Foods are often intertwined with memories in our minds. We connect significant events with a certain cookie or cake that was baked for the occasion. Or a delicious meal always reminds us of the special friend with whom we shared both the food as well as a lot of laughter or tears. A lot of the time we don’t even realize a food’s connection until we take a bite and our brains are flooded with emotion and memory.
I am certain that these hand pies will always remind me of our cookout last night. Prepared with love in my kitchen beforehand, we brought them along with our meat to grill and a side salad. The evening was well spent at a family from our church’s house. In fact, it was so well spent that we kept our kids out later than ever before– simply because we were all having such a good time and had no idea what the time was.
But as wonderful as good food eaten with even better friends is, what I will remember is something different.
I used to be an athlete. Before three kids and no time. I love to play team sports. The competition. The fun. The challenge. I’m game for whatever pick-up sport is available (pun intended).
What I will remember about last night is the opportunity to finally play basketball after months of really wanting to shoot hoops.
The goal was wonky and crooked. Every other shot someone had to go over the fence to get the ball. Half the time during the game of horse I had a toddler holding my hand, and half the time during our game of three-on-three I had to stop to check on the baby. I will likely have jello legs and arms for a day or two. But none of those things matter. We got to play and it was glorious.
I am not sure if your Memorial day plans involve any team sports, but I am pretty confident that many people’s plans will involve cookouts with good food for sharing. If you have some time and a little inclination, give these hand pies a try. They are delicious and perfectly suited for a summer barbecue.
[recipe title= “Patriotic Hand Pies” time= “1 hour plus chill time” servings= “makes approximately 35 hand pies”]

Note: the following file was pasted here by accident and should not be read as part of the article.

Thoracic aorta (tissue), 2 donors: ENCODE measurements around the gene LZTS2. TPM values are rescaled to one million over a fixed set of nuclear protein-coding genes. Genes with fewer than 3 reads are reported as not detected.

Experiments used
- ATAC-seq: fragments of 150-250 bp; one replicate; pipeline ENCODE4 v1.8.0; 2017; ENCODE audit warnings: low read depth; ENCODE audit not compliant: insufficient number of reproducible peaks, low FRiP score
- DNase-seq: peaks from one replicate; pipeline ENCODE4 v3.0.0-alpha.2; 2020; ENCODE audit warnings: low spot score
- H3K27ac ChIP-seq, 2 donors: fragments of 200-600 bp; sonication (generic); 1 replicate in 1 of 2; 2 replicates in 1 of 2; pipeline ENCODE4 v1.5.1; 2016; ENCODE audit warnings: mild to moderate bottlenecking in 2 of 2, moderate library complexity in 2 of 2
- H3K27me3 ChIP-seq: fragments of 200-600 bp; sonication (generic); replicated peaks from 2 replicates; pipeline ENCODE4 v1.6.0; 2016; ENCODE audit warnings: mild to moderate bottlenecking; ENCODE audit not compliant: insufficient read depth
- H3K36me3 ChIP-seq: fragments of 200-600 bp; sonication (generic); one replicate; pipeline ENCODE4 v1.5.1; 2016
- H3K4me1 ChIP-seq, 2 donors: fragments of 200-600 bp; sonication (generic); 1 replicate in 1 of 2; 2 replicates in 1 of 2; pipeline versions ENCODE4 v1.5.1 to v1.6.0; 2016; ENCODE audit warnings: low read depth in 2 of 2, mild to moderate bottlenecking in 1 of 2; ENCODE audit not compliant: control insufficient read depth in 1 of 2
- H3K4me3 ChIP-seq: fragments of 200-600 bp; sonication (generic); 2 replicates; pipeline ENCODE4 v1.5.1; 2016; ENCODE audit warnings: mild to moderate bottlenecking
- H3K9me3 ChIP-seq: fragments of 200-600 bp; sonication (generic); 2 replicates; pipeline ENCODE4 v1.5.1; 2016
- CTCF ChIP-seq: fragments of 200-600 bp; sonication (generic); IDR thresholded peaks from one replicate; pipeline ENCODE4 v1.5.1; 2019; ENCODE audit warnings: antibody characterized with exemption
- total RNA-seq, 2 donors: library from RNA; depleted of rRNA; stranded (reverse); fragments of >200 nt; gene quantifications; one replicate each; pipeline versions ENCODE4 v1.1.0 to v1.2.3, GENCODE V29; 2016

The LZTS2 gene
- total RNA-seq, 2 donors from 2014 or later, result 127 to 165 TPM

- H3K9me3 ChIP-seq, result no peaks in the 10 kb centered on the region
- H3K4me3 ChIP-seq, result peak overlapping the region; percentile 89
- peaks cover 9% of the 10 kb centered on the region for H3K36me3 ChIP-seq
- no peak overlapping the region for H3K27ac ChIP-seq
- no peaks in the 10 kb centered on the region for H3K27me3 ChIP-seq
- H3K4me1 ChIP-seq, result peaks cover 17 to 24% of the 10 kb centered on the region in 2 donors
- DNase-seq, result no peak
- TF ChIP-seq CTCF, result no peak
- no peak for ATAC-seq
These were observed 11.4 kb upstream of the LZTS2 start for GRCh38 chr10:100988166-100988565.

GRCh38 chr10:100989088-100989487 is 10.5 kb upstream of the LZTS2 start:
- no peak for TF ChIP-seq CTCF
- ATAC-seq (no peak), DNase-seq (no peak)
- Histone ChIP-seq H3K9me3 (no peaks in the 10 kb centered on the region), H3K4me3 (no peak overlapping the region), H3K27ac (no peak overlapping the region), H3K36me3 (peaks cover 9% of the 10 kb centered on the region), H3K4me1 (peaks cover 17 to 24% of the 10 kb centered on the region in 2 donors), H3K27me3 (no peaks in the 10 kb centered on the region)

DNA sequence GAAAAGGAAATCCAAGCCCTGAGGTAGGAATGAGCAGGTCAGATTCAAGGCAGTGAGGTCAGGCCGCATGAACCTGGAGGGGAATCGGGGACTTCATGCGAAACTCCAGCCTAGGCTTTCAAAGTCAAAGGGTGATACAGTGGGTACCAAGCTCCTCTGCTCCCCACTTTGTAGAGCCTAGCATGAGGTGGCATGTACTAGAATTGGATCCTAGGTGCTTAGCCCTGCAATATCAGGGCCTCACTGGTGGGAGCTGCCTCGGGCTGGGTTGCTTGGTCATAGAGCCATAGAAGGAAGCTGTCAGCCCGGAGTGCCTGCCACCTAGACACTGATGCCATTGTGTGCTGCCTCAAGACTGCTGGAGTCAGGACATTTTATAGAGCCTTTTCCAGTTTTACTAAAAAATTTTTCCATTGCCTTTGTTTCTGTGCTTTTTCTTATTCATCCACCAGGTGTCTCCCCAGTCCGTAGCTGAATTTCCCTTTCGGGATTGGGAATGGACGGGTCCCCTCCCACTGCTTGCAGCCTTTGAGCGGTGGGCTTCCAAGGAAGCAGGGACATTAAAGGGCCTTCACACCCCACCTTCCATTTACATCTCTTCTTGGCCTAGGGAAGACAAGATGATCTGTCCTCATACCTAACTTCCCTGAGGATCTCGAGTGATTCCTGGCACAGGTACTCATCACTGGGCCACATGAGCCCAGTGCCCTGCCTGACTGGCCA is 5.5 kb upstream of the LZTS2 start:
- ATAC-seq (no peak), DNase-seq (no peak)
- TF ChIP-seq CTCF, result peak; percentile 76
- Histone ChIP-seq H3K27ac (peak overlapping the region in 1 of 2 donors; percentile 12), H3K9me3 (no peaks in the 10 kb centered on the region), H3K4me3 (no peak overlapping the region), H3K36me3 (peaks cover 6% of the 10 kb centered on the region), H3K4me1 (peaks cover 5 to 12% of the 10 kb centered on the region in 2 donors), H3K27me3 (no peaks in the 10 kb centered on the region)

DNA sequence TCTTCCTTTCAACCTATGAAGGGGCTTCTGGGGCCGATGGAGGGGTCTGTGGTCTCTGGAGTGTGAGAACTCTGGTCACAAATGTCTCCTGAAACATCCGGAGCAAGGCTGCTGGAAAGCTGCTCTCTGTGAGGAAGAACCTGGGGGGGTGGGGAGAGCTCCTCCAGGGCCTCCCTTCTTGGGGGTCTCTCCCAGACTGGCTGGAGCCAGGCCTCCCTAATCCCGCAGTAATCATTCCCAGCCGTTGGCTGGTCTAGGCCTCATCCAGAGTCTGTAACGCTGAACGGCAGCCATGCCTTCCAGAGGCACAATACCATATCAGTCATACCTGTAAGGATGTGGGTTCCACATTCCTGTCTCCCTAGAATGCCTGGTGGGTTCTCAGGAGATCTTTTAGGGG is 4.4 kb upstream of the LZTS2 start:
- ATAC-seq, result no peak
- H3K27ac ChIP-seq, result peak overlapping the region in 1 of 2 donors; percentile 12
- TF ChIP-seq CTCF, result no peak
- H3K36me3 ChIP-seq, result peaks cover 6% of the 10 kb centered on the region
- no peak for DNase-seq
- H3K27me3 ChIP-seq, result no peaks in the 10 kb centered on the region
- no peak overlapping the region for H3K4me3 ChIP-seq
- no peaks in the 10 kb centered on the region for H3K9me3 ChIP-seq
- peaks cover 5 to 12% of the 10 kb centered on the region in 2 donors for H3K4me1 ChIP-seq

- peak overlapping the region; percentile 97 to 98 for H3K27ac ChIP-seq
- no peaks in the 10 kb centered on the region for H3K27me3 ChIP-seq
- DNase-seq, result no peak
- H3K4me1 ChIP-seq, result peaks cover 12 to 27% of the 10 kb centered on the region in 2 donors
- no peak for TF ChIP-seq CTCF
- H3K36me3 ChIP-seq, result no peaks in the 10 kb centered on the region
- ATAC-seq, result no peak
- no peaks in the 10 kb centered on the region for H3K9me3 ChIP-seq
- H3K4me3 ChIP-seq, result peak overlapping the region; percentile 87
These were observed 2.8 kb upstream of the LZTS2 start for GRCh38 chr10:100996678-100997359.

- 2 1/2 C all-purpose flour, divided
- 1 tsp salt
- 2 Tbsp sugar
- 1/2 C coconut oil, soft, (not melted)
- 12 Tbsp butter, cold and sliced into 1/2 inch pieces
- 1/4 C ice cold Vodka*
- 1/4 C ice cold water
Yogurt Cream Frosting
- 1 C Greek yogurt**, room temperature
- 1/2 C butter, room temperature
- 2 Tbsp lemon juice
- 2 Tbsp sugar
- Fresh blueberries, (if using frozen, thaw and pat dry with paper towels)
- Fresh raspberries, (if using frozen, thaw and pat dry with paper towels)
- Pie Dough: In a food processor***, combine 1 1/2 cups of flour, salt, and sugar. Pulse twice to blend.Evenly distribute coconut oil and butter pieces on top of flour mixture. Turn the food processor on and mix for about fifteen seconds, until the dough comes together and starts to clump together in one piece. Stop immediately (do not over mix).Redistribute dough evenly in the bowl and add the remaining 1 cup of flour on top. Pulse again 4 to 5 times to break up the dough and mix in the rest of the flour.
Dump the dough into a medium mixing bowl. Sprinkle vodka and water on top. Gently mix the liquids into the dough, pressing with a rubber spatula.
Divide dough in half and wrap each half in plastic wrap. Press slightly to form a disk. Refrigerate for at least 45 minutes before using.
- Yogurt Cream Frosting: In a small mixing bowl, combine room temperature yogurt and room temperature butter. (If your yogurt is cold, then the butter will get hard and will not mix well. You will end up with flecks of yellow in your frosting…ask me how I know…) Stir in sugar and lemon juice. Mix well. Set aside.
- Preheat oven to 425°.After pie dough has chilled for at least forty five minutes, remove one disk from the refrigerator. Roll the dough out on a floured surface to a quarter inch thickness. Using a 2 1/2 inch biscuit cutter, cut circles and place them on an ungreased baking sheet. Press a fork around the edges of the circles.
Repeat with remaining pie dough until you have used it all and made about 35 pie rounds.
- Spread about a teaspoon of frosting on a cool pie round. Top with berries. You can be as creative or simple as you like. I would have done all flags if I wasn’t pushed for time and trying not to vex my husband! The frosting will set and get harder as it rests.
*This pie recipe is adapted from a Cooks Illustrated recipe. They are my favorite go-to recipe source because their recipes are so reliable. They suggest using vodka in your pie dough because of it’s lower water content. If you don’t have or don’t want to have vodka available, you can just use all ice water. Sidenote: we keep our vodka in the freezer just for pie dough because it won’t freeze and is cold and ready when I need it.
**You need thick Greek yogurt for this recipe. If your yogurt is runny, you need to strain it for about 30 minutes to and hour depending on how thick it is to start. We make our own yogurt and always make it rather thick.
***A food processor helps to keep the butter cold and thus makes a nice flaky crust.
What is one food memory that makes you smile?